Out of this world tracking
Others such as seafood giant Thai Union have looked beyond conventional tracking technology to the utilisation of satellite imaging for its traceability efforts, particularly when it comes to shrimp farming.
“Accessing reliable information for shrimp farms across wide geographies can be both challenging and expensive [which is why] we see great potential in the use of satellite imaging to improve our transparency, as well as to assess risk and monitor the performance of our shrimp farms,” Thai Union Group Director of Sustainability Adam Brennan told us.
“Thai Union [has been] piloting the use of satellite imaging/earth observation/ remote sensing since 2021 for shrimp farming operations in collaboration with a satellite data analytics company and a supply chain traceability company [with the] main goal of generating Key Data Elements (KDEs) for these that are automated, independently verifiable and cost effective.
“[This data has strong potential to benefit both food safety and sustainability efforts in the seafood sector], by supporting sustainable farming practices using insights into shrimp populations, farm health, contamination and more.”
Blockchain still ruling the roost
At this point in time, the technology that most food firms and even governments still find the most relatable for traceability is blockchain, given that this has been around for several years and has proven its mettle in terms of data storage and security.
In a market like Australia where there is strong focus on ‘Brand Australia’ product provenance and food fraud prevention, blockchain has been used to ensure that Australian products are not misrepresented in the international market.
“Food fraud costs the global food industry an estimated US$40 billion each year, [and the major industries in Australia] that tend to be affected include dairy, wine, livestock and seafood with multiple reports of Australian agricultural commodities overseas,” the Australian Ministry of Industry said via a formal report.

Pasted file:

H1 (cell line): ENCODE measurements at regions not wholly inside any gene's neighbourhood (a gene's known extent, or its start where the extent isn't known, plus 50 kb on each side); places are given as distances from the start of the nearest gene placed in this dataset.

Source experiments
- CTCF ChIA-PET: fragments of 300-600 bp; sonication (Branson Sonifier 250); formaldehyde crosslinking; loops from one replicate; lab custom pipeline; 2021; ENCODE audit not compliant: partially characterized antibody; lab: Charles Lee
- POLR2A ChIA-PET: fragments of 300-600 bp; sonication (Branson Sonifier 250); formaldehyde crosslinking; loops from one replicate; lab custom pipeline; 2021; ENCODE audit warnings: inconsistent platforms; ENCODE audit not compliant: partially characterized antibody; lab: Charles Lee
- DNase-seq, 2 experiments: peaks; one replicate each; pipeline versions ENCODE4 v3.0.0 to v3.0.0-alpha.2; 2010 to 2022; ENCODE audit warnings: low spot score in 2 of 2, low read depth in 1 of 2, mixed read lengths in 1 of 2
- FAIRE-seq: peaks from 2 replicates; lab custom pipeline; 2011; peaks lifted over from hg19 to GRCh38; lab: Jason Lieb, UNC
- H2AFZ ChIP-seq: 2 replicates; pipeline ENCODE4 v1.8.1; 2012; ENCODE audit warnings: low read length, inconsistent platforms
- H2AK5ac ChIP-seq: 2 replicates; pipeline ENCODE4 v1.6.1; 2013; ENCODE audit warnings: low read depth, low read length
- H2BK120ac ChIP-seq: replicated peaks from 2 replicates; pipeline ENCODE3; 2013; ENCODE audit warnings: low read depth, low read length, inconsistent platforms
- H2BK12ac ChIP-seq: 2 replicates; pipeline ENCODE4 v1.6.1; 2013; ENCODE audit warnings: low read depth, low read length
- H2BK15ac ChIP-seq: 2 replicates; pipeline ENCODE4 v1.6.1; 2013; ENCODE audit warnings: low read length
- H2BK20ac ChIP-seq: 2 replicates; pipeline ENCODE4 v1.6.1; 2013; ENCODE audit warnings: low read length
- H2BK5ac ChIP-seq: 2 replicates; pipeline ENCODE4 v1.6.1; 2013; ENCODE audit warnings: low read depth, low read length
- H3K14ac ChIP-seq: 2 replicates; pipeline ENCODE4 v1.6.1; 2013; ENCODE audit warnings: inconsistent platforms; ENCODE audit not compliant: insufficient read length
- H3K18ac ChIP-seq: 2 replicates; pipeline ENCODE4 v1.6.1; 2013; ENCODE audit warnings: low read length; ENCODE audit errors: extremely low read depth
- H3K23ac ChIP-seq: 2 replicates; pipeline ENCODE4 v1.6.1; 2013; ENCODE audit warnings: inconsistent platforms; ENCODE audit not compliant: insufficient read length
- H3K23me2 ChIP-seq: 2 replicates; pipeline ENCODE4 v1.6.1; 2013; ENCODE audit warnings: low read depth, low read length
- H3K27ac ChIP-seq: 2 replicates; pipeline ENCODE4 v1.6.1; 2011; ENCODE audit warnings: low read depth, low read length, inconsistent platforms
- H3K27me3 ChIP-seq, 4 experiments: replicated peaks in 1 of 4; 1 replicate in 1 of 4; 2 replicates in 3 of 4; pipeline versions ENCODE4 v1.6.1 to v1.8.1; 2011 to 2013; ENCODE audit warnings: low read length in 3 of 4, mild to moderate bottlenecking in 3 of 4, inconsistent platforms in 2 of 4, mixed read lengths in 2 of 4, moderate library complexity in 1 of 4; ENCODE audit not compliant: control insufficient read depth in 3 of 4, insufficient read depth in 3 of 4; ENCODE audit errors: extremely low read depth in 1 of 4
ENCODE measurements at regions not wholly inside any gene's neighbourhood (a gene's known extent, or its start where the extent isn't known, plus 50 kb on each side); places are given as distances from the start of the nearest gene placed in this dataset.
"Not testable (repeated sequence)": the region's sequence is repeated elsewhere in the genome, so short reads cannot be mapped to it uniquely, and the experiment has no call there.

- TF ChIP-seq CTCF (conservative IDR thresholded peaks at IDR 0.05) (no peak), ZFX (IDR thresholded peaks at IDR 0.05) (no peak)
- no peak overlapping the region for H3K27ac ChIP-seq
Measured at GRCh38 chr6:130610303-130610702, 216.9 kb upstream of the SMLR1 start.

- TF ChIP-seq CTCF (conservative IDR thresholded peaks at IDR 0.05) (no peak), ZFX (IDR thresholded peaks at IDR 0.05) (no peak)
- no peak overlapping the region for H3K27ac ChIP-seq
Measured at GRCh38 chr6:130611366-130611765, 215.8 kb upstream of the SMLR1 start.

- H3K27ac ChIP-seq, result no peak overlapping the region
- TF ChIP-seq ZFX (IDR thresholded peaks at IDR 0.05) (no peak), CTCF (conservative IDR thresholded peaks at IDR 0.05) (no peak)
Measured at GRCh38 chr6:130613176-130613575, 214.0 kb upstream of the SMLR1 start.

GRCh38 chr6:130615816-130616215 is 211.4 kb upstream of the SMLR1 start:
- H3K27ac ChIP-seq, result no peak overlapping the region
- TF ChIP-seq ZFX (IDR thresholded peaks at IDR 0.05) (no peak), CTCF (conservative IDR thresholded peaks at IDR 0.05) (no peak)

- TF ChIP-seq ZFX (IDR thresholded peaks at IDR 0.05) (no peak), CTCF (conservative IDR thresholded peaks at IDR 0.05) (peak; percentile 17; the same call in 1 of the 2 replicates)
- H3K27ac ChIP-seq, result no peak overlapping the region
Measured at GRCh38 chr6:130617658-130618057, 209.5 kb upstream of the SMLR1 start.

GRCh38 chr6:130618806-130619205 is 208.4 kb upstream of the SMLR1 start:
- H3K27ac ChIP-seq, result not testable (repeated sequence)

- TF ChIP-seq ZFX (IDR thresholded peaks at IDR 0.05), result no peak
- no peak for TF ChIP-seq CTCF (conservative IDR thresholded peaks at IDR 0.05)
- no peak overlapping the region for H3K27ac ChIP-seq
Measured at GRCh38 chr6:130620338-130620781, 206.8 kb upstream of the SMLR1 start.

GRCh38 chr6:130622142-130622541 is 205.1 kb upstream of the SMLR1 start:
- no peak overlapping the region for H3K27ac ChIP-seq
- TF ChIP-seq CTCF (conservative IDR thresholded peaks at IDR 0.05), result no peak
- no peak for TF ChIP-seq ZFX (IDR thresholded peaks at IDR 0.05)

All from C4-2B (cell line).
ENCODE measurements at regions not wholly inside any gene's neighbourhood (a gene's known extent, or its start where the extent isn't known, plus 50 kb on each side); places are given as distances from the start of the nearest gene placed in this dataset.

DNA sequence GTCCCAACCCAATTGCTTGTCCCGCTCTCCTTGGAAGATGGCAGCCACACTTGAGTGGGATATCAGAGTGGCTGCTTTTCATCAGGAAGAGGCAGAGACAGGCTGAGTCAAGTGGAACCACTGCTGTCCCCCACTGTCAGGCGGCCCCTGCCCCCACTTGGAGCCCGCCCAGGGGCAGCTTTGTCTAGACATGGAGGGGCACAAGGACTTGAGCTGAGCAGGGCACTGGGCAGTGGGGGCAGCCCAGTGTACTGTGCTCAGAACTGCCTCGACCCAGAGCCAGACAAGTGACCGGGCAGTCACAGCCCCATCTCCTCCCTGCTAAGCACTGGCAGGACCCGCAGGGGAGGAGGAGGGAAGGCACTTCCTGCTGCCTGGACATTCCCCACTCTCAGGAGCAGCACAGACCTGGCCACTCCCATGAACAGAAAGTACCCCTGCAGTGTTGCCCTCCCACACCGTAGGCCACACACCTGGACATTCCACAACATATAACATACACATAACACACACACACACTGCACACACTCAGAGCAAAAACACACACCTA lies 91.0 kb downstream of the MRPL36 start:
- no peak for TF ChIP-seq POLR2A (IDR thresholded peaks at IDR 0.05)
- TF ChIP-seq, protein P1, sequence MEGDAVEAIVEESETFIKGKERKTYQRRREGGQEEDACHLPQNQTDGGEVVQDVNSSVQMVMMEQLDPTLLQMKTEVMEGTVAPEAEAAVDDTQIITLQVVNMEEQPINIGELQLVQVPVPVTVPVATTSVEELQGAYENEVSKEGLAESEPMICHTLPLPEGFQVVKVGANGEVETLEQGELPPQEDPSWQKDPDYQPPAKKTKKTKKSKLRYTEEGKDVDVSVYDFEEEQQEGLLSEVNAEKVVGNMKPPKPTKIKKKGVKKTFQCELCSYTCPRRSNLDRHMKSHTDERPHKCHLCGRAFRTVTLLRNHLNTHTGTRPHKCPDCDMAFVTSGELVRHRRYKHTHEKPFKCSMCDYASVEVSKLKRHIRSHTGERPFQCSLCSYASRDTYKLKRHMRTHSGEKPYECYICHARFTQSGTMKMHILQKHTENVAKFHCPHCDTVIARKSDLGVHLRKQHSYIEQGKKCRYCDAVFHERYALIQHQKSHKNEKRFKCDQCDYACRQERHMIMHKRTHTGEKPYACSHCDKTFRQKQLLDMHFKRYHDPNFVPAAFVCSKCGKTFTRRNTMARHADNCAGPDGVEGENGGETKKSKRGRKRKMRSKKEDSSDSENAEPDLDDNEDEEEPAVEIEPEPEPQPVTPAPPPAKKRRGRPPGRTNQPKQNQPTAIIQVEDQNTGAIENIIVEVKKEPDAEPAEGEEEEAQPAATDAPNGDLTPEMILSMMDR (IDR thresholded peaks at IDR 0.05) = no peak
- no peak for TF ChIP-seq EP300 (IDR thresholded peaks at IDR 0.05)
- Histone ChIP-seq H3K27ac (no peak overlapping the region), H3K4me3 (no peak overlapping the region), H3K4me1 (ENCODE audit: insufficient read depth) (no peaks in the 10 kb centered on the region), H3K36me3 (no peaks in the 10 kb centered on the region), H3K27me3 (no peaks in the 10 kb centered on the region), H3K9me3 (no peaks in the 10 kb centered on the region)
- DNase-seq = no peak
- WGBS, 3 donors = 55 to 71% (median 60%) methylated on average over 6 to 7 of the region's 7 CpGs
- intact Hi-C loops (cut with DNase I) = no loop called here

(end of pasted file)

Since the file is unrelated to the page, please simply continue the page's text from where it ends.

“New technologies [such as blockchain] will enable increased scrutiny and produce-testing at any stage along the supply chain [and] provide reliable, secure tracking of provenance.
“In wine for instance, most stages of the wine supply chain have is a need for the transfer of data or accreditations – This presents a tremendous opportunity for blockchain solutions to combine with other technologies such as the Internet of Things (IoT) to generate efficiencies and to remove red tape, [as well as to] add transparency, data sharing and efficiencies to the wine sector,”
“Blockchain technology also has the potential to enable immutable record-keeping of winemaking data, to facilitate future compliance and production audit activities, [and] creating a trusted source of data [which can] unlock export and import process efficiencies as supply chain partners digitise in the future.
“Sharing critical traceability data [also] enables differentiation and communication with a broad set of consumers across a variety of markets.”
Australia is not alone in this – thousands of miles away in India, local governments are doing this too, such as the Government of Telangana which is utilising blockchain start-up TraceX’s technology to track its agricultural produce.
Start-ups such as TraceX with a food and agricultural blockchain focus are growing rapidly all over India and the APAC region, standing testament to the industry’s current faith in blockchain for secure traceability, and it remains to be seen whether newer technologies such as NaturalTag could overtake its lead in the next decade.